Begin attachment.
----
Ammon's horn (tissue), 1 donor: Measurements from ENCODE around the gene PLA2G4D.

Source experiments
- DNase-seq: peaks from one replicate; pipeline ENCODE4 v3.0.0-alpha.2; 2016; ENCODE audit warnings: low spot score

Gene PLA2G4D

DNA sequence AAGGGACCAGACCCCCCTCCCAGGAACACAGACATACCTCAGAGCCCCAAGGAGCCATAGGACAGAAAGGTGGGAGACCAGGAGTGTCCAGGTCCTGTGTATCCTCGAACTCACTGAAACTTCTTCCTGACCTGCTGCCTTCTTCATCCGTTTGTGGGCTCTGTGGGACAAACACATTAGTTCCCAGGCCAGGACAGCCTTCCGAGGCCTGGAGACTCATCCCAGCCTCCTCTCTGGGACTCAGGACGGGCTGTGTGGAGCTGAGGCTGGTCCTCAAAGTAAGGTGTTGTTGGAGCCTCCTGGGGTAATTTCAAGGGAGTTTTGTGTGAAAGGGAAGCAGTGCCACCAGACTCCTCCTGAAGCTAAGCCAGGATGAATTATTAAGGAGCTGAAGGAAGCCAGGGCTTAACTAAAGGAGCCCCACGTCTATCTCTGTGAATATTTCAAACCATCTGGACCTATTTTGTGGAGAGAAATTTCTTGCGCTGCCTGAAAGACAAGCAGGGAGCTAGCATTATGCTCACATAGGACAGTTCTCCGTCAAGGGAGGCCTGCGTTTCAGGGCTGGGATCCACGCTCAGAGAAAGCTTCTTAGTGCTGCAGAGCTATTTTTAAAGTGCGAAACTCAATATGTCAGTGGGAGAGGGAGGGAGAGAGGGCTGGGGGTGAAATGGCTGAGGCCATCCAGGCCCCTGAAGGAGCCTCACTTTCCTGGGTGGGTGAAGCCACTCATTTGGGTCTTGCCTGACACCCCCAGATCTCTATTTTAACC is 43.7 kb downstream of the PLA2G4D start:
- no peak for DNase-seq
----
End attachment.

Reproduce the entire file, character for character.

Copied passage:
Ammon's horn (tissue), 1 donor: Measurements from ENCODE around the gene PLA2G4D.

Source experiments
- DNase-seq: peaks from one replicate; pipeline ENCODE4 v3.0.0-alpha.2; 2016; ENCODE audit warnings: low spot score

Gene PLA2G4D

DNA sequence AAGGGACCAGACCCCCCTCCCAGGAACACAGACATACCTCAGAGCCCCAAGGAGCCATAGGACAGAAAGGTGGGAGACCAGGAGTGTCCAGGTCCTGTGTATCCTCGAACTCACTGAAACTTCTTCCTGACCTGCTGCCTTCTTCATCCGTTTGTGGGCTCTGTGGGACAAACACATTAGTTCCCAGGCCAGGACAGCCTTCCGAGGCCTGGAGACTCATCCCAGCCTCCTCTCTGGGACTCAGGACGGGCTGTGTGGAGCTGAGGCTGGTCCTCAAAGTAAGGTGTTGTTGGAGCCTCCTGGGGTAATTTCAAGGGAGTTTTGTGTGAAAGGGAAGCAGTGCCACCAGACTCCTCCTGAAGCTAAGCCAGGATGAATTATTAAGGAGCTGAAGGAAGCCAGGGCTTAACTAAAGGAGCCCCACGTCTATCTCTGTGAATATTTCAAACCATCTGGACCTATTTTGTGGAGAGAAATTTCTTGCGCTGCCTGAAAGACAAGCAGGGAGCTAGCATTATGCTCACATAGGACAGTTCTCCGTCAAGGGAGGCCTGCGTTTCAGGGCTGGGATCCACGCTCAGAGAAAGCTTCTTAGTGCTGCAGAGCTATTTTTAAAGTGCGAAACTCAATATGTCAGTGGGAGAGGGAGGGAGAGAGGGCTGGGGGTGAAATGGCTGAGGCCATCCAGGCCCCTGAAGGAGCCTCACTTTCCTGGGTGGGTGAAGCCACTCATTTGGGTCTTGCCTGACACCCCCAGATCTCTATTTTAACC is 43.7 kb downstream of the PLA2G4D start:
- no peak for DNase-seq